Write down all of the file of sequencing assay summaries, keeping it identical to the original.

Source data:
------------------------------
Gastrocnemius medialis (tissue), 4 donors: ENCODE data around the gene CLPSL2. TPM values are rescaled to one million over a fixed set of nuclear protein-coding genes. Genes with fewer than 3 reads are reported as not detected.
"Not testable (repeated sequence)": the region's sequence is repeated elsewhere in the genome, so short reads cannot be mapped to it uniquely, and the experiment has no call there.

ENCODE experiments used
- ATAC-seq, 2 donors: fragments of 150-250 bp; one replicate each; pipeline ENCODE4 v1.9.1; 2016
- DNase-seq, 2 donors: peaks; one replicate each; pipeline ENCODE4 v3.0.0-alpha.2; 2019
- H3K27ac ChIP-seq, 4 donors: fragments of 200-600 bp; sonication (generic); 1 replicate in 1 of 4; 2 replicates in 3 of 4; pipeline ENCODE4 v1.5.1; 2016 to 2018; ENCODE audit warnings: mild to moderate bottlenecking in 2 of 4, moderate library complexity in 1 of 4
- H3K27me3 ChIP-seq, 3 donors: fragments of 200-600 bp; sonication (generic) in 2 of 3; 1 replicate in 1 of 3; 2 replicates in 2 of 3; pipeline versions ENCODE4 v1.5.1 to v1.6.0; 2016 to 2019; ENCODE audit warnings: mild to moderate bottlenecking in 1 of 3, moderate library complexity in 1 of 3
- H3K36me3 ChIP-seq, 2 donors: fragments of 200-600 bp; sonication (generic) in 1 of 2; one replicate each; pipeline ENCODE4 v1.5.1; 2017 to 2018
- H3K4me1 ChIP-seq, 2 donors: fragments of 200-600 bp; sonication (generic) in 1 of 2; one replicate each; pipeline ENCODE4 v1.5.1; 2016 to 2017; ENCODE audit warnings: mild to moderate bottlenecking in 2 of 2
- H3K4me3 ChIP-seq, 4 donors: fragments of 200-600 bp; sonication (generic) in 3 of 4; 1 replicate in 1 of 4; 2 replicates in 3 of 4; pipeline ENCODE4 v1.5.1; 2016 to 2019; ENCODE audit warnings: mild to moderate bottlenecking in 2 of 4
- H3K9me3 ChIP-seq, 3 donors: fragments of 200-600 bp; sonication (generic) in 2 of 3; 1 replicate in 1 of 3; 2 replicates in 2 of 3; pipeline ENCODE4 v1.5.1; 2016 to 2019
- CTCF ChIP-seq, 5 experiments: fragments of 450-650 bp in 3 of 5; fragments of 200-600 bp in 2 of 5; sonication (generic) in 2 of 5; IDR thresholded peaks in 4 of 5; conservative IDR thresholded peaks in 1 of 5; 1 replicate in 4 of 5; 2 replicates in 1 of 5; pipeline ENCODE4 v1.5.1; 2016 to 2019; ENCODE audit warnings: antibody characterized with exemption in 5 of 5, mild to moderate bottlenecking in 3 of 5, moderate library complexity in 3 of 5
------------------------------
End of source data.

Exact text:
Gastrocnemius medialis (tissue), 4 donors: ENCODE data around the gene CLPSL2. TPM values are rescaled to one million over a fixed set of nuclear protein-coding genes. Genes with fewer than 3 reads are reported as not detected.
"Not testable (repeated sequence)": the region's sequence is repeated elsewhere in the genome, so short reads cannot be mapped to it uniquely, and the experiment has no call there.

ENCODE experiments used
- ATAC-seq, 2 donors: fragments of 150-250 bp; one replicate each; pipeline ENCODE4 v1.9.1; 2016
- DNase-seq, 2 donors: peaks; one replicate each; pipeline ENCODE4 v3.0.0-alpha.2; 2019
- H3K27ac ChIP-seq, 4 donors: fragments of 200-600 bp; sonication (generic); 1 replicate in 1 of 4; 2 replicates in 3 of 4; pipeline ENCODE4 v1.5.1; 2016 to 2018; ENCODE audit warnings: mild to moderate bottlenecking in 2 of 4, moderate library complexity in 1 of 4
- H3K27me3 ChIP-seq, 3 donors: fragments of 200-600 bp; sonication (generic) in 2 of 3; 1 replicate in 1 of 3; 2 replicates in 2 of 3; pipeline versions ENCODE4 v1.5.1 to v1.6.0; 2016 to 2019; ENCODE audit warnings: mild to moderate bottlenecking in 1 of 3, moderate library complexity in 1 of 3
- H3K36me3 ChIP-seq, 2 donors: fragments of 200-600 bp; sonication (generic) in 1 of 2; one replicate each; pipeline ENCODE4 v1.5.1; 2017 to 2018
- H3K4me1 ChIP-seq, 2 donors: fragments of 200-600 bp; sonication (generic) in 1 of 2; one replicate each; pipeline ENCODE4 v1.5.1; 2016 to 2017; ENCODE audit warnings: mild to moderate bottlenecking in 2 of 2
- H3K4me3 ChIP-seq, 4 donors: fragments of 200-600 bp; sonication (generic) in 3 of 4; 1 replicate in 1 of 4; 2 replicates in 3 of 4; pipeline ENCODE4 v1.5.1; 2016 to 2019; ENCODE audit warnings: mild to moderate bottlenecking in 2 of 4
- H3K9me3 ChIP-seq, 3 donors: fragments of 200-600 bp; sonication (generic) in 2 of 3; 1 replicate in 1 of 3; 2 replicates in 2 of 3; pipeline ENCODE4 v1.5.1; 2016 to 2019
- CTCF ChIP-seq, 5 experiments: fragments of 450-650 bp in 3 of 5; fragments of 200-600 bp in 2 of 5; sonication (generic) in 2 of 5; IDR thresholded peaks in 4 of 5; conservative IDR thresholded peaks in 1 of 5; 1 replicate in 4 of 5; 2 replicates in 1 of 5; pipeline ENCODE4 v1.5.1; 2016 to 2019; ENCODE audit warnings: antibody characterized with exemption in 5 of 5, mild to moderate bottlenecking in 3 of 5, moderate library complexity in 3 of 5